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5 Ways to Influence in Sales

Published: May 11, 2017
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Here are five great ways to help develop your influencing skills to make you a better sales person:

1: Build Rapport

Do you need rapport before you can influence someone? No, but it’s better if people do like you. Creating strong connections with other people is important. You can foster those connections though identifying areas of shared interest – the more unique, specific or unusual the better. Use social media tools (Facebook and LinkedIn, for example) to uncover those areas of shared interest and build genuine connections.

The upshot of this rapport building is that when you ask your prospect to do something e.g. read your proposal or take an action from your email they will be more likely to do it because you have a connection. In fact when the content of initial conversations is about shared connections then the overall sales success is greater.

2: Don’t Just Focus on Your Words

The biggest misconception about influence is that it’s all about the words i.e. what you say. Context and the physical environment are important too.

In terms of timing, the first half of the week is better for hosting sales meetings than the second half as this is when people are most alert and receptive. However, avoid the first couple of hours on Monday morning (when most emergencies happen).

Early in the month is also a good time to host meetings. Towards the end of the month people are stressed as they have deadlines looming over them.

When it comes to where to host your sales meetings, it’s ideal for the prospect to make the call as they’ll be in the place where they feel most comfortable. If you have to choose yourself then go for somewhere where you think your prospect will feel most at home. To avoid your prospect getting distracted try to seat yourself so that they can only look at the wall behind you, rather than the whole room.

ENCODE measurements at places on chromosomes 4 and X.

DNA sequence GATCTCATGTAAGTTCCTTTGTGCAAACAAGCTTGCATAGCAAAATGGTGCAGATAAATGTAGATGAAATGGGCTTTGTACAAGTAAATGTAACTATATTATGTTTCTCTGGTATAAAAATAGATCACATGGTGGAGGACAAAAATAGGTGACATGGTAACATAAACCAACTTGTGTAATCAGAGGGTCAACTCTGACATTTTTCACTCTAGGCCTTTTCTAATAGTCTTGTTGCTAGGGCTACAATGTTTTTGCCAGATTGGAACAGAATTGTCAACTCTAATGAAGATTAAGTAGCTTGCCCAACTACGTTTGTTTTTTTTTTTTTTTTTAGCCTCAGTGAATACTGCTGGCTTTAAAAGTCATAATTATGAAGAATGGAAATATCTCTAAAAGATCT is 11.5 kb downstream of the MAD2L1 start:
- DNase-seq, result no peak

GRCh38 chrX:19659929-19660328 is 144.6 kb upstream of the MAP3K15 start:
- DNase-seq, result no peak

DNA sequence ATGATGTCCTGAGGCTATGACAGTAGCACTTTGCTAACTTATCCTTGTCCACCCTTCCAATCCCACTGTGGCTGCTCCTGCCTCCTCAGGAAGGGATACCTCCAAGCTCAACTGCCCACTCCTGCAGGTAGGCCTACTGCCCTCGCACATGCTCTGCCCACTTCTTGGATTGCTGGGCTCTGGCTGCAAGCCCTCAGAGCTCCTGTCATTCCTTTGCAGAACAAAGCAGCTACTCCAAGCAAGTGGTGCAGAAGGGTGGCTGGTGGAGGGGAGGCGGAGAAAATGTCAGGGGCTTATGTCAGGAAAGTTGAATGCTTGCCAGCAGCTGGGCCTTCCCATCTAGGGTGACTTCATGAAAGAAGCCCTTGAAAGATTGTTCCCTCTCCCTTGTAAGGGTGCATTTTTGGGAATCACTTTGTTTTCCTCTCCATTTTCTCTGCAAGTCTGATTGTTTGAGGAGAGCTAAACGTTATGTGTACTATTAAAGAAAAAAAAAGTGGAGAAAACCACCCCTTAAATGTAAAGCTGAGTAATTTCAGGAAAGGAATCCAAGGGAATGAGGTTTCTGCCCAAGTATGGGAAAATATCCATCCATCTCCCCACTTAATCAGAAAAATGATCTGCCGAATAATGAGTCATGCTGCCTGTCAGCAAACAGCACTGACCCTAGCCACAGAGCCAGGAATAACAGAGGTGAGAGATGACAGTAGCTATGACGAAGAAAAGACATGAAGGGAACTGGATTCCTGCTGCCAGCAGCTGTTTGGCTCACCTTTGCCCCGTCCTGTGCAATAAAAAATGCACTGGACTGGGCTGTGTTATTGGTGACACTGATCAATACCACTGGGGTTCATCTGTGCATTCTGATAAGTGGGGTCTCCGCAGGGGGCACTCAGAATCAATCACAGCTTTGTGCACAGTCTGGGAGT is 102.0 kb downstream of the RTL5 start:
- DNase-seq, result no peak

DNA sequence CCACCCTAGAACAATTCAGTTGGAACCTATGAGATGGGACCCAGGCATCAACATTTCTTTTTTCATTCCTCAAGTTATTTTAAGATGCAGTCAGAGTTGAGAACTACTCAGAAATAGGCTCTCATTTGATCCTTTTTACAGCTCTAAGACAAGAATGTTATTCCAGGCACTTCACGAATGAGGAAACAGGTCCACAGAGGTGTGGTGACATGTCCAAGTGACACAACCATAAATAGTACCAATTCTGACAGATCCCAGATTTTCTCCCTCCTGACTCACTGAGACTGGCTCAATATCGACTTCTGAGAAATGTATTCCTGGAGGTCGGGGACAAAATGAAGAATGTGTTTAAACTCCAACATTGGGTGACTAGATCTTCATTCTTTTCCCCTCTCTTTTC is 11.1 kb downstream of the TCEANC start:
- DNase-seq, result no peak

When thinking about the words you use avoid cliché sales questions such as: “Don’t you think?” They have become so popular that your prospect will know you’re using a formula. Be authentic and use your own vocabulary.

3: Put People at Ease

It can sometimes be hard for prospects to open up. In those instances it’s good to get people to start talking about what their greatest successes have been – in whatever aspect of their life that they want to share.

This could be something they are most proud of or something they are good at – people generally like talking about those things so it helps to put them at ease. Once they have relaxed into the conversation you can move onto asking them why they’re organisation is so successful (in comparison with their competitors).

4: Have Belief

Belief is the silent killer in sales. You have to believe in your product / service. Take a tip from method acting to help develop your confidence. When an actor needs to feel a particular emotion e.g. sad or happy they put their mind back to a moment when they last felt that emotion. If you can apply this technique in your sales role you can deliver real belief to your prospects.

5: Ask Questions

Generally speaking, the more a prospect talks the more they will respond favourably to you. Use smart open-ended questions that stimulate real conversation rather than a string of interrogation-style questions. Quality not quantity is far more important. Think about whether your questions are adding real value to the conversation.

Creating a sense of urgency can help your prospect come to a conclusion (and take action) more quickly.

Here’s a useful line of questioning:

  • Identify the problem
  • Ask the prospect what concerns they have about the problem. For example, if you are selling surgical devices you might ask about patient safety concerns in relation to the current devices they use.
  • Ask probing questions e.g. what funds have they set aside to solve the problem? What have they tried already? What is their legal obligation to solve the problem? Go deep and problem solve the client.
  • Ask the prospect whether they want to fix the problem or not.

The number one reason people don’t want to buy from you is fear of change. However, if you can lead your prospect to uncover and then fix their own problem you will be far more successful in your sales role. Do bear in mind that conversations with your prospects are a two-way street. Your product / service won’t be right for everyone so make sure you conversations allow you to work out whether what you have to offer is a good fit for your prospect

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